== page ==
Many stumble over this doctrine, raising all manner of speculative questions and especially focusing upon the issue of “fairness.” If fairness or human merit entered into the question, then all must be consigned to hell. It is wicked to put God and his word on trial because he chooses not to give a free gift to everyone, for no one deserves the gift. God’s choosing is based upon no other consideration than his free mercy. “It is not of him that willeth, nor of him that runneth, but of God who showeth mercy” (Rom. 9:16). God’s election in Christ is a revealed truth of which we would have remained wholly ignorant had not God been pleased to show it to us through his word. It is a most necessary doctrine to be believed if we are to have firm assurance of salvation and sincerely, exuberantly bless God for his mercy to us. It is one of the doctrines that divide those who are truly submissive to God’s word from those who search for ways to escape its authority and avoid our total dependence upon God’s mercy. It is a deeply humbling truth, for we are Christians only because God chose us. As Jesus told the twelve, “Ye have not chosen me, but I have chosen you” (John 15:16). Unless the source and initiative of our salvation is grounded exclusively upon God, we rob him of his glory and ourselves of firm confidence of his love.
Questions of free will do not enter into this matter, and the willfulness of men, the fear of total dependence upon God’s free and sovereign grace, and the insinuations of Satan are responsible for the confusion that free will introduces. No one should deny that men freely choose according to the dictates and inclinations of their hearts. But this is really the single issue: what is the condition of man’s heart? We are dead in sin (Eph. 2:1). Left to ourselves, we would not choose God. Dead men have no faith to exercise. Our wills, like our minds and affections, are “only evil continually” (Gen. 6:5). “They that are in the flesh cannot please God” (Rom. 8:8). There is not even a spark in us that wants to please him, except on our fallen terms. So where does this leave the sinner? Solely at the mercy of God. Thus, if God has sent a gospel messenger to us and given us faith to repent and believe that gospel, it is due to his electing mercy in Jesus Christ and to no other source. This is the reason we must bless God and take no credit for ourselves. This is the confidence we have of God’s blessing: “He that hath begun a good work in you will keep on performing it until the day of Christ Jesus” (Phil. 1:6). Having freely chosen us to be the vessels of his mercy, God will never cast us away or fail to complete his saving work in us.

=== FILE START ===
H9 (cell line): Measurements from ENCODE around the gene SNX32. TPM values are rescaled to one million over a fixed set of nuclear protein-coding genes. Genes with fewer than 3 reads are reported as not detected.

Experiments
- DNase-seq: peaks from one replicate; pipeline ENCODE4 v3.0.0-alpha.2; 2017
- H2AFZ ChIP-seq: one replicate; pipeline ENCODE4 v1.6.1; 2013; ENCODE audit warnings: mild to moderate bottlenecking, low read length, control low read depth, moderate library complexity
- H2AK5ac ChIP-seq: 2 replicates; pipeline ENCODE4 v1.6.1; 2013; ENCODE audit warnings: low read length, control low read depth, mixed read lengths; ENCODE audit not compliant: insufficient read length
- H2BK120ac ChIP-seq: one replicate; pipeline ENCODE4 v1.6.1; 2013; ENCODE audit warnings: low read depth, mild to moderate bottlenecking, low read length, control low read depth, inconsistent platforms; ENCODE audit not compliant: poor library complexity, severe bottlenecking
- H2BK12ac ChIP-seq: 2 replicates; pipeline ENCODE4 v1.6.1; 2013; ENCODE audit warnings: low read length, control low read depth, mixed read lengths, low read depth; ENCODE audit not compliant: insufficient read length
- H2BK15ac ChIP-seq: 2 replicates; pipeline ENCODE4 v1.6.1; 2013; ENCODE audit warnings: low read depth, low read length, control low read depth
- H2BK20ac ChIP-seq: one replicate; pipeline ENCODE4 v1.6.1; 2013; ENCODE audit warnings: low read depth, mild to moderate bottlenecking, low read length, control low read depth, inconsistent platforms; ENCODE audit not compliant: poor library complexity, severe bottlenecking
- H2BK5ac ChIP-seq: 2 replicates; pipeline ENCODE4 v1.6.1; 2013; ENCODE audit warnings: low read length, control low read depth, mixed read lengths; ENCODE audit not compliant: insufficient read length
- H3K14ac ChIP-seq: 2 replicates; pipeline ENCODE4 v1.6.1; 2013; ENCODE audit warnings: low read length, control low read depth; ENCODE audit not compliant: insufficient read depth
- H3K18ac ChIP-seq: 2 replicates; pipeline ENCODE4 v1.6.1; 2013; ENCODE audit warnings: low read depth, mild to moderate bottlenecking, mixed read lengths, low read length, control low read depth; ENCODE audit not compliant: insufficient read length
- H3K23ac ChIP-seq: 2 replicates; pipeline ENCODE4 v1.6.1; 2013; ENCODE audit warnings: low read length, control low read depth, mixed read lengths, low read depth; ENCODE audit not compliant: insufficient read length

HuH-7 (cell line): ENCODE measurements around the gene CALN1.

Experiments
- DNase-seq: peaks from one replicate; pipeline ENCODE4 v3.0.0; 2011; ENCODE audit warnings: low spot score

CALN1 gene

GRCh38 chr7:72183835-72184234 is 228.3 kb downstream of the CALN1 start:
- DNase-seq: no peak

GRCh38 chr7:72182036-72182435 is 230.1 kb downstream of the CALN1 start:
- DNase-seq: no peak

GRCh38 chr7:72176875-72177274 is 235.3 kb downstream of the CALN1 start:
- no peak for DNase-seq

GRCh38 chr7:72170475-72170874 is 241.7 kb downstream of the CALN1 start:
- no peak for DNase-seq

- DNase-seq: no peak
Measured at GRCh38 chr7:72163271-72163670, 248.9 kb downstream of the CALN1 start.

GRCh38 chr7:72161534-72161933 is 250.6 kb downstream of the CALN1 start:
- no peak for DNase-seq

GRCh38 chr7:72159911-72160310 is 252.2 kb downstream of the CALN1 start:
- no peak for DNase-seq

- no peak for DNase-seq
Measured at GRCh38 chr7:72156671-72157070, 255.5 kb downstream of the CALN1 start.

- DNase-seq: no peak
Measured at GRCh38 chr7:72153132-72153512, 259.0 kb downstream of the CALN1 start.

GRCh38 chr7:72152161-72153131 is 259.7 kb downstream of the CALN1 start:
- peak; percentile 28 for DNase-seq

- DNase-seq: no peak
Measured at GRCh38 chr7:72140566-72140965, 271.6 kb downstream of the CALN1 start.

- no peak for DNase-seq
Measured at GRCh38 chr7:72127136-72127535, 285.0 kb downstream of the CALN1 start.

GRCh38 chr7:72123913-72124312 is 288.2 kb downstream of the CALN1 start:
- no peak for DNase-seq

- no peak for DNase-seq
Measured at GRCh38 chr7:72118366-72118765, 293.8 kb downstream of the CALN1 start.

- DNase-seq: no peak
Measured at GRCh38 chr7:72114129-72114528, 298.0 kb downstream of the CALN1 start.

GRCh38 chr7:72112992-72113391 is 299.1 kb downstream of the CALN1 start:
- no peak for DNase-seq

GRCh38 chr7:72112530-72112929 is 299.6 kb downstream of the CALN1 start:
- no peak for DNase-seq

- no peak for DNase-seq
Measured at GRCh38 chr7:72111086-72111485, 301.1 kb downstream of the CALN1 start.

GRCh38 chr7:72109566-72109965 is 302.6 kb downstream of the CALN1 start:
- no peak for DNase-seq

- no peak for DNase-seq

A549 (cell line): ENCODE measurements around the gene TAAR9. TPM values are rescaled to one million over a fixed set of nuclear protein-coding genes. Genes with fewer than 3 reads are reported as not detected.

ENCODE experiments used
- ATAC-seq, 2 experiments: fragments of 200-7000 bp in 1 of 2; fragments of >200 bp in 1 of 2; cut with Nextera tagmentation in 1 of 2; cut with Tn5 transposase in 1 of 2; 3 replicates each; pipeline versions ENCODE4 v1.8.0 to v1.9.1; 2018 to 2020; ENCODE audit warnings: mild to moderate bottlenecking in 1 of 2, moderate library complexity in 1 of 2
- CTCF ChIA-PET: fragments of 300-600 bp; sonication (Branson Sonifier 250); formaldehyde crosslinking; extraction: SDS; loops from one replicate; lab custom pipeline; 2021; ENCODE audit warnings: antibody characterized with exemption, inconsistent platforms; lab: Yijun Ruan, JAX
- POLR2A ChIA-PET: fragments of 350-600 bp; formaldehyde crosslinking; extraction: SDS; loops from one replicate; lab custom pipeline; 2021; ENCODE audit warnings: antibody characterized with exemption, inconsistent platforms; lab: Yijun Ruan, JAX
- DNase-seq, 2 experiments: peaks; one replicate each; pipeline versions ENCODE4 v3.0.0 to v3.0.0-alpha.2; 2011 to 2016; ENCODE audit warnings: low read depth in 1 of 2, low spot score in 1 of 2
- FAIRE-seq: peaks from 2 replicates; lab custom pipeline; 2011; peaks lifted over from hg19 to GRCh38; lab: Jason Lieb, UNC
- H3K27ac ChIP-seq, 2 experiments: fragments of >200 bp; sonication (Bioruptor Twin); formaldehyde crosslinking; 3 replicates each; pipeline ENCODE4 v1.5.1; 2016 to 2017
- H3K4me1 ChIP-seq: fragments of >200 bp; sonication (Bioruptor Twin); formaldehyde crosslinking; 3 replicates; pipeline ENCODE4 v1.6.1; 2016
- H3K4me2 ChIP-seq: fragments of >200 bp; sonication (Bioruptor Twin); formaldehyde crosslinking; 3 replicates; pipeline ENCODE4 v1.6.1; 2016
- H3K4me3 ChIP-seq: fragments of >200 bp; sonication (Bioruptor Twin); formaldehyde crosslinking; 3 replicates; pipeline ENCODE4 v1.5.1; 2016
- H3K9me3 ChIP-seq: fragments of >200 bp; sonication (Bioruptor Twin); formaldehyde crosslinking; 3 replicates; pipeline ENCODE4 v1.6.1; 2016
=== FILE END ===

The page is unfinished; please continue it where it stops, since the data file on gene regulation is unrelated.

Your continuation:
“In Christ” confronts us with the very personal nature of election. In reality, there is only one “elect man,” God’s Suffering-Servant, Jesus Christ (Isa. 42:1). He is the covenant (Isa. 42:6), its mediator, and its seed. He is the covenant or federal head of a vast multitude, for whom he is their Surety, undertook to deliver them from sin’s curse by becoming sin for them, and secures their salvation by the sealing work of the Holy Spirit. Thus, “seeing that there was no man” (Isa. 59:16), God’s own arm brought salvation through the God-man whom he had ordained. We receive what Jesus Christ merited for us by his obedient life, efficacious death and resurrection, and living intercession at God’s right hand. If we would have assurance of salvation, therefore, we must seek it in Jesus Christ. Only in him do we receive the blessings of salvation.
Before the Foundation of the World (v. 4)